With the battle of Leuctra, the Hegemony of Greece passed from Sparta to Thebes, but for the short time of ten years. It did no good and as that of Sparta it hurt Greece greatly. Thebes had no experienced and knowledgeable men, nor her economy could withstand this. It failed as Sparta did, to unite the Greek cities and stop the blood bath of Greece. There was turmoil all over Peloponnese. The inhabitants of Mantinea in Arcadia, which had been broken in several villages, took back their capital and build new walls. In Tegea of Arcadia, the people formed an Arcadian federation. In two years time a powerful confederation was born that was including except the old alliances, Phokis, Locris, Aitolia and Euboea. After the battle of Leuctra, Thebes made again peace with Athens and wanted to destroy Orchomenos for being in alliance with the Spartans. The city was saved thanks to the great efforts of Epameinondas, but not for long. A few years later when Epameinondas was at an expedition in Byzantium, the city was razed, its male citizens were killed and the rest were sold in slavery. That, it was another big blunder by the Thebans.
Thebes invades Laconia
In Arcadia, an ally of Thebes, king Agesilaos of Sparta was ravaging its territories. In reply to this, Thebes sent an army under Epameinondas. When Agesilaos heard the news, he evacuated Arcadia and returned to Sparta, to protect her.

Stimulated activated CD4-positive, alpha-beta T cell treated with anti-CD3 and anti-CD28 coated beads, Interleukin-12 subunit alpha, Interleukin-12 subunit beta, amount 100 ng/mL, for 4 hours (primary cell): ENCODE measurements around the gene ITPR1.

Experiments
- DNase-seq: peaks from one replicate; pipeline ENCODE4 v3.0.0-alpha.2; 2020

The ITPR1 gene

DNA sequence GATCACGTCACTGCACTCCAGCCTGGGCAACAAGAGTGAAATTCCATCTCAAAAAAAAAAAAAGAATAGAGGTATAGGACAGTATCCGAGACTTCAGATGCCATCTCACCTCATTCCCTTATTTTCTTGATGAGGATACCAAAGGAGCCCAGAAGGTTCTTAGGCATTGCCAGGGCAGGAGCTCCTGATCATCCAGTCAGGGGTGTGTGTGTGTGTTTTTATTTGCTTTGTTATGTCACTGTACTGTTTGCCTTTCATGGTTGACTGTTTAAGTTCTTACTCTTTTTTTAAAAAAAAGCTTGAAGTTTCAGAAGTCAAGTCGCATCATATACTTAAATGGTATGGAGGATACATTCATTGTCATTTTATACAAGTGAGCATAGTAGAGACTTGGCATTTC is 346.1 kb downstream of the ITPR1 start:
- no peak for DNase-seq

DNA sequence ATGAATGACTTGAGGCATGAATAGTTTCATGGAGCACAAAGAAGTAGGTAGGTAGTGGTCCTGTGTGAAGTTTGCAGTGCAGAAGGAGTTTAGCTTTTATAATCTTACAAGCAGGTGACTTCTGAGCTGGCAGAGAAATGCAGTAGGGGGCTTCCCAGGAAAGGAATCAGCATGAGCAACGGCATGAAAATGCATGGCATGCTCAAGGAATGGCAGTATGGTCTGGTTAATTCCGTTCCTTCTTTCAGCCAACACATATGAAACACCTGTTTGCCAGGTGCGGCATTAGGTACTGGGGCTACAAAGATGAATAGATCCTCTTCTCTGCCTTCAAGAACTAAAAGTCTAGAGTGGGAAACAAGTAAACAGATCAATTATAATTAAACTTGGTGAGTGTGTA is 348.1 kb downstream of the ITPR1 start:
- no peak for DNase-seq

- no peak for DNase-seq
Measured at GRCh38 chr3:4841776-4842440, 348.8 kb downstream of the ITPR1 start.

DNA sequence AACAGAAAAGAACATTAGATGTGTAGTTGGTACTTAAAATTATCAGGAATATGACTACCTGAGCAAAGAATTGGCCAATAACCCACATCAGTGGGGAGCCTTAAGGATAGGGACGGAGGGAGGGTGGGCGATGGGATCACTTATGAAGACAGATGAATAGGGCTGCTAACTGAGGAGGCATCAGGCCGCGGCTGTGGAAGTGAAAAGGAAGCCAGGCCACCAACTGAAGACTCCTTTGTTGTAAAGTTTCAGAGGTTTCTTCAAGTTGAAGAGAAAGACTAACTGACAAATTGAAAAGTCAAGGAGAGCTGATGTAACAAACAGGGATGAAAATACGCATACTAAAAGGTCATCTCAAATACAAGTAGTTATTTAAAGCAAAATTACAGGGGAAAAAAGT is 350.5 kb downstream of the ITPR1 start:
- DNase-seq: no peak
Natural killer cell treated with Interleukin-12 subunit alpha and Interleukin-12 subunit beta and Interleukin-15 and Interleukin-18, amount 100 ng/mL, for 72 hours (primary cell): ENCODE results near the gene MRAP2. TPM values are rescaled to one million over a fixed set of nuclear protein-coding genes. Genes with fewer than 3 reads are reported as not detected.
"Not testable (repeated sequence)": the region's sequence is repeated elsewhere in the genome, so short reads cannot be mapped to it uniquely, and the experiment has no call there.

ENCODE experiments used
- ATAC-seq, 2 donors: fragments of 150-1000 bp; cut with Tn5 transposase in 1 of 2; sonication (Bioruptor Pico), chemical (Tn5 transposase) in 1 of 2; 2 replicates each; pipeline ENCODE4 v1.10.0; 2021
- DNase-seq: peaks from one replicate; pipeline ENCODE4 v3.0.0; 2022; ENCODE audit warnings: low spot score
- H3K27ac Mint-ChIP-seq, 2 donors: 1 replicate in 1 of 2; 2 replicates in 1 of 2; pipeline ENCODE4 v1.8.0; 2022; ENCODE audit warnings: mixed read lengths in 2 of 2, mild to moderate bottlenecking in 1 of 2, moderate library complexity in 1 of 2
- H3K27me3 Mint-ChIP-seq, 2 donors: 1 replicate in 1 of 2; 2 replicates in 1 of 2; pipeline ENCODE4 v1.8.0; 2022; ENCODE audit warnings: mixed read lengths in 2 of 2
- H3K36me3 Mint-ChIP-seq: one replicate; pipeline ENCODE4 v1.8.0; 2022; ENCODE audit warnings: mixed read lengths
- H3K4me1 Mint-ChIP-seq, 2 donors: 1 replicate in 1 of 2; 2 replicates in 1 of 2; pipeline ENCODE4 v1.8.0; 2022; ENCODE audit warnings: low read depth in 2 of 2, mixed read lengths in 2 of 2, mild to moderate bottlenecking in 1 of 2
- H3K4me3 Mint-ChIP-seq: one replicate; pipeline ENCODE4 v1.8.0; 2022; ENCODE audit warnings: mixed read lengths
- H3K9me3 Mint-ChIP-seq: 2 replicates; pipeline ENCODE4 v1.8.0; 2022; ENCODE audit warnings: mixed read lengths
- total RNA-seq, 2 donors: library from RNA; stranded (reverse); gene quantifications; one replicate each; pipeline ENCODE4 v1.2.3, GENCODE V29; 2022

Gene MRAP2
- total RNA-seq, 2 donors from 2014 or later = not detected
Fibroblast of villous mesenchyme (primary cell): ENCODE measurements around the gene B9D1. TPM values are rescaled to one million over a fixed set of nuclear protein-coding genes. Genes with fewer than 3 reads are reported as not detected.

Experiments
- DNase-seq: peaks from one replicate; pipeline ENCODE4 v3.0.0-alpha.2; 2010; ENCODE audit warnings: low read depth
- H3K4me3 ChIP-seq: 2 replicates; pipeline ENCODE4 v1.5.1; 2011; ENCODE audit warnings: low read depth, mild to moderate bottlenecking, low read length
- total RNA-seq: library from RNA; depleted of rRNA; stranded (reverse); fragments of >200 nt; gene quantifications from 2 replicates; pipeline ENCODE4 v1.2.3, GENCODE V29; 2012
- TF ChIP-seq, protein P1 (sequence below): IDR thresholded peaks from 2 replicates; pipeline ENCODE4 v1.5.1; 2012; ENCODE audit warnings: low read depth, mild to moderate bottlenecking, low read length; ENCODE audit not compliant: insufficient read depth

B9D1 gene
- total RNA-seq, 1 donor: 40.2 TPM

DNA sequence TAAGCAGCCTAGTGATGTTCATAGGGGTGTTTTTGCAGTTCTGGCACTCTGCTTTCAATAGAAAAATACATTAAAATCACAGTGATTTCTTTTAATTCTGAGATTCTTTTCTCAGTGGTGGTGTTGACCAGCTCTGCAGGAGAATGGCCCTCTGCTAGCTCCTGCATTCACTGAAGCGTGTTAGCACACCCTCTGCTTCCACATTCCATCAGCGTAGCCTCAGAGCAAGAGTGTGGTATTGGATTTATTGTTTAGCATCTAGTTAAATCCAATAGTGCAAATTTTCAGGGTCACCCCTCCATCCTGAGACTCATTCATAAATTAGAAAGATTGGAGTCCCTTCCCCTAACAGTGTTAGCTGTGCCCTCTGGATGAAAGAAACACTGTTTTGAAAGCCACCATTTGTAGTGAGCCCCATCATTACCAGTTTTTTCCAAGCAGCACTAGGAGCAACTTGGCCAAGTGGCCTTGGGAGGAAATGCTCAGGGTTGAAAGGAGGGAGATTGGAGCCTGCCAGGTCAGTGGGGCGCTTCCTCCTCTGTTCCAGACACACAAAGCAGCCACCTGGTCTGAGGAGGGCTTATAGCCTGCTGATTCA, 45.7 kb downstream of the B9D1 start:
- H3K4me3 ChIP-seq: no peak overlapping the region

Upon Epameinondas arrival in Arcadia, he joined forces with members of the confederation from Arcadia, Argos and Elis. The total number of the army force was amounted to about fifty thousand men. The confederation pressed strongly Epameinondas, to invade Laconia, explaining to him that there was a general discontent and by this time many Perioikoi had revolted.
He was finally persuaded and in the autumn of 370 BC, invaded Laconia from four different routes, marching towards Sparta.
Only the Arcadians encountered serious resistance, by the Spartan Ischolaos at Ium, in the district Skiritis. Ischolaos and his divisions fell to the last man.
Finally, they all met at Sellasia, which they destroyed and burned and from there, they marched towards Sparta, which was saved from king Agesilaos, who had taken a series of defenses to protect the unwalled city.